Group Introduction The Organization of Religious Leaders Questioning the Nuclear Energy Administration Nuke Info Tokyo No. 157
by Member of the Bureau, Pastor Naito Shingo
|Representation against restart of the Ohi Nuclear Power Plant at Fukui prefectural government office on May 30, 2012.
The Organization of Religious People Questioning the Nuclear Energy Administration is a national network of religious leaders (Buddhist, Christian, Shinto, etc.) around the country concerned about the national policy on atomic energy. In 1993, when the Monju fast breeder reactor first came close to criticality, religious leaders in Tsuruga, Fukui Prefecture, gathered together and set up the organization.
From the formation onwards, we have not appointed a representative; instead decision-making is carried out and the organization run through the consensus of 40 persons from around the country in the Facilitators’ Meeting. Four persons in the bureau are mostly dealing with the daily office work. We send our newsletter to around 800 persons. The Facilitators’ Meeting takes place about twice a year. Furthermore, irregularly, but once every one to two years, we organize a national meeting, usually close to the location of a nuclear power plant. For the purpose of fighting together, we want to deepen our interactions with citizens groups around the whole country.
Until now, we have made representations to operators and municipalities in regard to several locations with nuclear power plants, the reprocessing plant in Rokkasho, Aomori Prefecture, or the fast breeder reactor Monju. Furthermore, we repeatedly make representations, not only to municipalities hosting nuclear power plants but also to the state.
On our side, Buddhist monks, Christian priests and leaders of other religions list their names together and gather in different religious attire. Therefore, when we make representations to the state, it seems as if the government is considerably worried. When movement groups around the country make individual representations, the officials coming to hear their plea are normally around two to four persons. However, only because it was a representation of religious leaders, when we arrived with ten persons, the other side gathered together 22 officials including people from the Cabinet Office, MITI (Ministry of Economy, Trade and Industry), MEXT (Ministry of Education, Culture, Sports, Science and Technology) or the Foreign Ministry to defend while showing extreme stress at our questions and opinions (1st October 2008). I think that they are afraid that the religious world will rise up against them. However, I think that in general the religious world in the country has little interest in topics such as this, despite the heavy responsibility that it bears.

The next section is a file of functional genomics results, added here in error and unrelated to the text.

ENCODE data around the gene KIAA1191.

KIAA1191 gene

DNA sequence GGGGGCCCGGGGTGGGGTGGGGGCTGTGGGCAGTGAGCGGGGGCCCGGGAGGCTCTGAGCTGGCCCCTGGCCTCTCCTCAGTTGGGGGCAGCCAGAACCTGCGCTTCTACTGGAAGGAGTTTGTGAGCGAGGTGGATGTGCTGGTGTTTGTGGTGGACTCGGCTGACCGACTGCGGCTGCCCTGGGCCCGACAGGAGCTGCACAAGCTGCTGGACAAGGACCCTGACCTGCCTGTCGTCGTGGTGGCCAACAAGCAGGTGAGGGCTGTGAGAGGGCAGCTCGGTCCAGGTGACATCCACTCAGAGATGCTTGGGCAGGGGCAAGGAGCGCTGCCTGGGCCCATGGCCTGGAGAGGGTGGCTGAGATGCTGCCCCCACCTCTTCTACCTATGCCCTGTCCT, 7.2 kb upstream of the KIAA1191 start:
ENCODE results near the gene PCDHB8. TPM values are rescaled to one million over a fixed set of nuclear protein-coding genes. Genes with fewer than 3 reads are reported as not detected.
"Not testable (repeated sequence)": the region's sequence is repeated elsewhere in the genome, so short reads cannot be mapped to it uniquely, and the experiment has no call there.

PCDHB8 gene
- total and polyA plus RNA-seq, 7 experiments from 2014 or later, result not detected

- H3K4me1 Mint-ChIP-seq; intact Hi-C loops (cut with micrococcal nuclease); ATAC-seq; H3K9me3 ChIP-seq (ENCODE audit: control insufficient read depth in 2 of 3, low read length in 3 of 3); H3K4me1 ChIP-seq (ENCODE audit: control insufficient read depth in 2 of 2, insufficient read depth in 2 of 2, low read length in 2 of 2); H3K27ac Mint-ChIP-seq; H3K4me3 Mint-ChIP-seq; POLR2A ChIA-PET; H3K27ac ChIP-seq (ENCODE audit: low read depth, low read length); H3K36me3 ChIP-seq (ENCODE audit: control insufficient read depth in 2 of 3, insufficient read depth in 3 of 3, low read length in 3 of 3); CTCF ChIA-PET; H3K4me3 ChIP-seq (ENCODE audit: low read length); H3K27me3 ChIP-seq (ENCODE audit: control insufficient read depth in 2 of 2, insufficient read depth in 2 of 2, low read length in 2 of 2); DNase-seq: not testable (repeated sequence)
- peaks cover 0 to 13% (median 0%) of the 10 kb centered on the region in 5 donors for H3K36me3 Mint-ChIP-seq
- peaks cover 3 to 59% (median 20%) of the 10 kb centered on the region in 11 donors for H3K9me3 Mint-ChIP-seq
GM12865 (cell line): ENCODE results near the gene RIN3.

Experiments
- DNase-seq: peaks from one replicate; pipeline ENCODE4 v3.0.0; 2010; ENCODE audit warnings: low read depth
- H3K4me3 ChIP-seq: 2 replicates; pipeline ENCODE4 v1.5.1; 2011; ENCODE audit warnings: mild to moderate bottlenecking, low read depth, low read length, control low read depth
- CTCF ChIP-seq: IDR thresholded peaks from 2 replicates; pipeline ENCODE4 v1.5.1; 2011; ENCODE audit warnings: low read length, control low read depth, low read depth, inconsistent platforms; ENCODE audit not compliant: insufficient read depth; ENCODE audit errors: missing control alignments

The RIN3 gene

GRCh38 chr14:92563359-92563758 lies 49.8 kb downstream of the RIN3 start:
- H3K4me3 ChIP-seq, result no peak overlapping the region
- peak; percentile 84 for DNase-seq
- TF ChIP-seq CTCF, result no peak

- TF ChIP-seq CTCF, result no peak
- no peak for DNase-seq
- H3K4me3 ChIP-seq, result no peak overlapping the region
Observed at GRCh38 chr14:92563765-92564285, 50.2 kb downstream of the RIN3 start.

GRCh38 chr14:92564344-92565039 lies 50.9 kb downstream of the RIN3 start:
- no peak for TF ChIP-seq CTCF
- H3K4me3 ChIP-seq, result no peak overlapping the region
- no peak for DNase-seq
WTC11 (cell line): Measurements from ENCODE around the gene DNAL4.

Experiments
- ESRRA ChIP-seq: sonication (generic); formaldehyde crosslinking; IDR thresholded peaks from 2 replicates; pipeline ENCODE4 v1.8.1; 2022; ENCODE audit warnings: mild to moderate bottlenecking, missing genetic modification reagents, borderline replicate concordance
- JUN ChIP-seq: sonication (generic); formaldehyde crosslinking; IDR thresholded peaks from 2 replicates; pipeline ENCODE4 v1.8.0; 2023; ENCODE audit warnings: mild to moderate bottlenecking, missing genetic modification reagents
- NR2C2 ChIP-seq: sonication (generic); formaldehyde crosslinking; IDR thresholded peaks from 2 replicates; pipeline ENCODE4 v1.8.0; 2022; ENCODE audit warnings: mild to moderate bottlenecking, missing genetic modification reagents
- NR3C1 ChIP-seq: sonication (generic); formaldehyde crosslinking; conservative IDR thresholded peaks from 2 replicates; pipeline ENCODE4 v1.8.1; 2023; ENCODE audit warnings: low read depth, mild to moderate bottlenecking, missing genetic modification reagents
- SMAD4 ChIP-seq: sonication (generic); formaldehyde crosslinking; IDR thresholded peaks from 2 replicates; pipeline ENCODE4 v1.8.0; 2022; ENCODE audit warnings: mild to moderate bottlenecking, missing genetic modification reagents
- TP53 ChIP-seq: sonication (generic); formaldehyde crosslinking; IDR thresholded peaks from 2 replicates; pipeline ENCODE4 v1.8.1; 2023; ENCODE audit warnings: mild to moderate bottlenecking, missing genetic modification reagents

After the nuclear accident in Fukushima, beyond the representation actions, we are putting a lot of effort into a child recreation project. In relation to this, we are also making representations to the state and prefectures. As an urgent issue, I feel that beginning with Fukushima, the evacuation and recreation of children in areas with high radiation doses is necessary. Since the accident, we have organized the “Hokkaido Temple School Camp” each summer, and every year around 200 children and 100 guardians come together for around ten days in about 30 temples in Hokkaido. We offer a space where at least for a little while the children can recover their immune strength, and the costs such as travel expenses are covered by fundraising around the country. If you would like to know more about the content and actions of our organization, please take a look at our homepage when you have the opportunity (only in Japanese)*.